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DROI Chair extremely concerned about the increasing number of withdrawals from the International Criminal Court (ICC)

DROI Chair extremely concerned about the increasing number of withdrawals from the International Criminal Court (ICC)

The Chair of the European Parliament’s Subcommittee on Human Rights (DROI), Elena Valenciano (S&D, ES), has made the following statement on behalf of the DROI committee:
“The ICC was established to ensure that perpetrators of crimes such as war crimes, genocide and crimes against humanity are brought to justice. The ICC thus offers solace to victims of such heinous crimes around the world and at the same time makes the perpetrators of those crimes know that they cannot count on impunity. These objectives, which inspired the creation of the ICC, are still valid today, maybe even more than ever before.
I am therefore extremely alarmed that very recently no fewer than four states have announced their intention of withdrawing or disengaging from the ICC, no matter for what reason. In October Burundi, South Africa and Gambia – all of these States parties of the Rome Statute – announced their withdrawal from the Court. More recently, Russia – which has never ratified the instrument nor engaged with the ICC – has decided to withdraw its signature from the founding Statute, which is highly regrettable.   
These unprecedented decisions set a very worrying trend as more states have announced they may now follow suit. If prolonged, this could put at serious risk the viability and continuation of the ICC.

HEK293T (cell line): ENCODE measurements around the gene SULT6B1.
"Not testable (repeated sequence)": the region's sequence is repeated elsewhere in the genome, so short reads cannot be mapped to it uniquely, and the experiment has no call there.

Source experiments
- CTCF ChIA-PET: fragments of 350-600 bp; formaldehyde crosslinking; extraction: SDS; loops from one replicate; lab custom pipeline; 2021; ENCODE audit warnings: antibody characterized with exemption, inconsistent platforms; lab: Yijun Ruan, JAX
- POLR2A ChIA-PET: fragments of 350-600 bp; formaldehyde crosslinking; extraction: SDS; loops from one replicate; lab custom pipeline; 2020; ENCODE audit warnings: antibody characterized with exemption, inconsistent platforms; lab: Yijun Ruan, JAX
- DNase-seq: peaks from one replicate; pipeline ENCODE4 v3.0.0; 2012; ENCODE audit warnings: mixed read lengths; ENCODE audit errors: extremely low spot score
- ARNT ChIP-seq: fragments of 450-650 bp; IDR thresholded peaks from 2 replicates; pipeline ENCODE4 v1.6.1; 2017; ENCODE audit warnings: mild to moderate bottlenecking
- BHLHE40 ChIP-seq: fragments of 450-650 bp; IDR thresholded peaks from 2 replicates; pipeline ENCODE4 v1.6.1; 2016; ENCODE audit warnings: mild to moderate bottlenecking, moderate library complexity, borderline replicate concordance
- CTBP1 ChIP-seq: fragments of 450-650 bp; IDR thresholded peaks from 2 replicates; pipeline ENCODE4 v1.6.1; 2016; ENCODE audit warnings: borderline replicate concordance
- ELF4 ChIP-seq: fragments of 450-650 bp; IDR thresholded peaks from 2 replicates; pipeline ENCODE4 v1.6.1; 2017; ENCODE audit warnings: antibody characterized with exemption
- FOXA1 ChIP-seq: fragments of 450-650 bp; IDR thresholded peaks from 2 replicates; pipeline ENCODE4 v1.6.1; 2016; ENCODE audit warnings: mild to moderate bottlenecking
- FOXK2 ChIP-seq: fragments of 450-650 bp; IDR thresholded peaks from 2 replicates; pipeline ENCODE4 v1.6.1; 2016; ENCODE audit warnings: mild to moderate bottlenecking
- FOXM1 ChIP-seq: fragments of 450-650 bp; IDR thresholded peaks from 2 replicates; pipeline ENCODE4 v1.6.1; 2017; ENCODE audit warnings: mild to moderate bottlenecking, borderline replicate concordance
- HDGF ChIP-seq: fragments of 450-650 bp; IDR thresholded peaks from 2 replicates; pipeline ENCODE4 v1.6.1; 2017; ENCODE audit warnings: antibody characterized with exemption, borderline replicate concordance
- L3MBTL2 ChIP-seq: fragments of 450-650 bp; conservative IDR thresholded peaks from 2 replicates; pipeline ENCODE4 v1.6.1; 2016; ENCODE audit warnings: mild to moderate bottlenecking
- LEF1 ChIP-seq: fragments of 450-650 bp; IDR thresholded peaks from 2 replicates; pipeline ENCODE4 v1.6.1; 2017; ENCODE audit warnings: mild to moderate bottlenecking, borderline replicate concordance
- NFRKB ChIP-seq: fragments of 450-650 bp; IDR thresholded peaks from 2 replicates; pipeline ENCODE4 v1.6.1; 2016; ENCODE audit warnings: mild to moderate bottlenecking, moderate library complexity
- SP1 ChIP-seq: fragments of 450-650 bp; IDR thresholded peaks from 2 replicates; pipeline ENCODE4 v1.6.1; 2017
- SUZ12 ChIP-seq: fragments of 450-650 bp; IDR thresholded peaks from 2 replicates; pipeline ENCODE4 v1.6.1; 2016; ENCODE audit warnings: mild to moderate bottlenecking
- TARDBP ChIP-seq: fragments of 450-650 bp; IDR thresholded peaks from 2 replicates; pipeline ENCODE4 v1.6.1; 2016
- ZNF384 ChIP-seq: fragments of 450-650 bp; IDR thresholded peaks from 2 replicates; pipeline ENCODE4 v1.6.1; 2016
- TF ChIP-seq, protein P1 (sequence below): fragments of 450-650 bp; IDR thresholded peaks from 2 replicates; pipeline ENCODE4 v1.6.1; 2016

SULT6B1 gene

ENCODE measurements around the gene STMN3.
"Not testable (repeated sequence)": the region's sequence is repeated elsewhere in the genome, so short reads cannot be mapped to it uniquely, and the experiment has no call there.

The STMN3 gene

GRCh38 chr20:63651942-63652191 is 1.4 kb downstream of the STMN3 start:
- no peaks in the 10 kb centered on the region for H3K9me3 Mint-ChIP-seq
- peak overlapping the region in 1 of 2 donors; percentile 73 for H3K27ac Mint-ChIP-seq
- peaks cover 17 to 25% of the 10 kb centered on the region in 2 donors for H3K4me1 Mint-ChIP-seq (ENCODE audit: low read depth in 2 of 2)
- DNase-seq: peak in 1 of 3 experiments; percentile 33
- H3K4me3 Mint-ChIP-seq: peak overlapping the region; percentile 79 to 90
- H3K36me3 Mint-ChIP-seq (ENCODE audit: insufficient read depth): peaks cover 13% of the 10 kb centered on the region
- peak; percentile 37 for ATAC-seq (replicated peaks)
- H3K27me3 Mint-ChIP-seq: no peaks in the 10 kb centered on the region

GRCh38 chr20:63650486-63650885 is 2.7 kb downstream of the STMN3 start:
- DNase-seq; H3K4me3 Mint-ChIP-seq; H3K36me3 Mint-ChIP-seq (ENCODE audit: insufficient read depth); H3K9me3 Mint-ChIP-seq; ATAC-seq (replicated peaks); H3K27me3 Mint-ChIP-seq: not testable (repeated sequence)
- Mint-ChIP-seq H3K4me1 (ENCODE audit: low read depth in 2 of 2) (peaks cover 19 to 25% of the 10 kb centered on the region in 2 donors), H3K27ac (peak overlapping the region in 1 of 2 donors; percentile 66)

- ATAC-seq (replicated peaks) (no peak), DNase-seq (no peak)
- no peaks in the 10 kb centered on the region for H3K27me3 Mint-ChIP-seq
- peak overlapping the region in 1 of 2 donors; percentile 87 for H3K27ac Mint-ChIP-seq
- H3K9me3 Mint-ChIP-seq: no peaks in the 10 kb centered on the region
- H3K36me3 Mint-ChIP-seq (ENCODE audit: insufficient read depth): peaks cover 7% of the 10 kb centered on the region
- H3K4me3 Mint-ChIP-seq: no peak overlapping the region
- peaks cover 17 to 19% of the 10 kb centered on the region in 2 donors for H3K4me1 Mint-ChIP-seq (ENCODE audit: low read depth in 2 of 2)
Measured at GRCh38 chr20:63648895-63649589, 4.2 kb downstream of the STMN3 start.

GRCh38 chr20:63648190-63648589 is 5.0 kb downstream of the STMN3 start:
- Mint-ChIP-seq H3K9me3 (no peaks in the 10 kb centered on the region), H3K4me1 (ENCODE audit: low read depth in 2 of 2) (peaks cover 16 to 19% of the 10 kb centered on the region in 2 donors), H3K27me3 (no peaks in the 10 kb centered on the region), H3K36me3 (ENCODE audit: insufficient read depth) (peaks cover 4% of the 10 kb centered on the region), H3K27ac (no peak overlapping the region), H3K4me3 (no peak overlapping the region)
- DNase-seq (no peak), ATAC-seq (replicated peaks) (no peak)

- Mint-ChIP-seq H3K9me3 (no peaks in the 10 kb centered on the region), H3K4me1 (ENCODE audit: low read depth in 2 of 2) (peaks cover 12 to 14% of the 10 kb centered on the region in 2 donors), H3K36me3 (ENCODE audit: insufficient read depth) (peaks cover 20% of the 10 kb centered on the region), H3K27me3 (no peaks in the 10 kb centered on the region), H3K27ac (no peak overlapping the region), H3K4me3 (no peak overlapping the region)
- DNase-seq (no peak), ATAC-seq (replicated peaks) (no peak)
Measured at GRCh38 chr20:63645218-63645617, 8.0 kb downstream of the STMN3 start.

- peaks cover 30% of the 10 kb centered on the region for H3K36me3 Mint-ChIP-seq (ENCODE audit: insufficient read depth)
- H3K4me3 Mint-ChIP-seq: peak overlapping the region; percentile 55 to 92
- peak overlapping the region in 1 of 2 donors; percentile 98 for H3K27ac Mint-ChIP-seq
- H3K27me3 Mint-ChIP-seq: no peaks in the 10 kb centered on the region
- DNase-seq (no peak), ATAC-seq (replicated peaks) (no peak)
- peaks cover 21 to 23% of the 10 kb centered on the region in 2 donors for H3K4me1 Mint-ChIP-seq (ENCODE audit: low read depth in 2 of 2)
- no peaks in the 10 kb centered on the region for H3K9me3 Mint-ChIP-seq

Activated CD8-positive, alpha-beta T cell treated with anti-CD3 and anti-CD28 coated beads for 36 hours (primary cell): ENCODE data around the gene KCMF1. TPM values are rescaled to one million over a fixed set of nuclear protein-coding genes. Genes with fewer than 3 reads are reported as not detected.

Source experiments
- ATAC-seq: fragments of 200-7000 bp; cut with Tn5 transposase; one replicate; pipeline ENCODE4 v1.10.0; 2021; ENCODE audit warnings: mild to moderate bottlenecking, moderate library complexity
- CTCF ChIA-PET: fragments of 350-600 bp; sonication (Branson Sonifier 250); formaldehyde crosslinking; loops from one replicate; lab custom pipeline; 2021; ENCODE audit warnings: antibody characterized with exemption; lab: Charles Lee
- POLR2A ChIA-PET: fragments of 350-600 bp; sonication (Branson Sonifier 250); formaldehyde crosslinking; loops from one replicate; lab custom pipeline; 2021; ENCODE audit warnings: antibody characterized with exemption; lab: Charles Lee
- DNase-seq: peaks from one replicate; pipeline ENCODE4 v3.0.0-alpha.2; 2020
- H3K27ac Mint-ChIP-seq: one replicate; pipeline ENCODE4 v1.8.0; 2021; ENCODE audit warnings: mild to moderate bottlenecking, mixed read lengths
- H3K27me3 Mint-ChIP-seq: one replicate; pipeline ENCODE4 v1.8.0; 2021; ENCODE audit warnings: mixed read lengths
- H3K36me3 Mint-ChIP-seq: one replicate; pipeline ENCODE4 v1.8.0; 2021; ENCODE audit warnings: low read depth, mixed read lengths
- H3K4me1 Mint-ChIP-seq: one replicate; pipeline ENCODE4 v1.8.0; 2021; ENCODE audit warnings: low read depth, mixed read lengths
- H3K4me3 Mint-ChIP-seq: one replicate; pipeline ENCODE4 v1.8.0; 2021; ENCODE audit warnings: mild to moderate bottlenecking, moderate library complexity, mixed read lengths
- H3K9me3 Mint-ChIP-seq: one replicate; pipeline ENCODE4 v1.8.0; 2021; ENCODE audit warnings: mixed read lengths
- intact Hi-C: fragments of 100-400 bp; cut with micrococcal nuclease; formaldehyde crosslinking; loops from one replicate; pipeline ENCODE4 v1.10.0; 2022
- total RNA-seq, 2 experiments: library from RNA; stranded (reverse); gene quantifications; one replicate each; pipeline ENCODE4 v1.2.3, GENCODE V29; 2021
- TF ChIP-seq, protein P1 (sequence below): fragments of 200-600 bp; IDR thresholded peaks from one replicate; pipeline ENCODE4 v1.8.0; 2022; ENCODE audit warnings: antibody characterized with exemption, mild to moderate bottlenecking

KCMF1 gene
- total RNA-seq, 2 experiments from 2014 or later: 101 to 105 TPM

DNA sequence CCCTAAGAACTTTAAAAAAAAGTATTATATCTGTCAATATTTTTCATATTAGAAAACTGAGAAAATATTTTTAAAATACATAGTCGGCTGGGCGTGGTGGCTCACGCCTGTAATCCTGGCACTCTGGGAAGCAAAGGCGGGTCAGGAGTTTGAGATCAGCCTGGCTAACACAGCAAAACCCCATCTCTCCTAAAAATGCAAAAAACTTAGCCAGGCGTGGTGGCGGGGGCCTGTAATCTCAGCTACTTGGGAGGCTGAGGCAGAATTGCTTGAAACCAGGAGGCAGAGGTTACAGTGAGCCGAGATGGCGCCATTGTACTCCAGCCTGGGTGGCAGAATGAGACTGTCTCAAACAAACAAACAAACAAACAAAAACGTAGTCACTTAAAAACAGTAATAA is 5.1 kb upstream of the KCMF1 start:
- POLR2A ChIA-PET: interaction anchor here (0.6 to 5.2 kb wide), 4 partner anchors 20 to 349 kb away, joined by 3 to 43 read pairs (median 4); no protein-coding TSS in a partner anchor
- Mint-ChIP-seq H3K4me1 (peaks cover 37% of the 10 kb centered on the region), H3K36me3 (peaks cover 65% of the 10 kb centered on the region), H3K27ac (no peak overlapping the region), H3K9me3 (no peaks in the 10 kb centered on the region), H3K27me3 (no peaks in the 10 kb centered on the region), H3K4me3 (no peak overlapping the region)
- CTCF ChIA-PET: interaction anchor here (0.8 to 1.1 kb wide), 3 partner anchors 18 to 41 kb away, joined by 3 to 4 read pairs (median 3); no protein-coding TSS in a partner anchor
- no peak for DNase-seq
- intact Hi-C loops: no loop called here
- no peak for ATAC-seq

The international community owes it to all the victims of serious international crimes to see that the perpetrators stand trial in front of the ICC, through fair and transparent proceedings. I therefore call on all States that have not yet done so to ratify the Rome Statute of the ICC, and I appeal to all States that have announced their intention to withdraw to reconsider their decision. 
The EU and its Member States should redouble their efforts in the protection, adequate support and further promotion of the ICC, particularly with key regional actors and in multilateral fora, but also in the framework of their bilateral relations.
This matter of great concern will continue to be closely followed by the Subcommittee on Human Rights in its work during the upcoming months”.
Distributed by APO on behalf of European Parliament.

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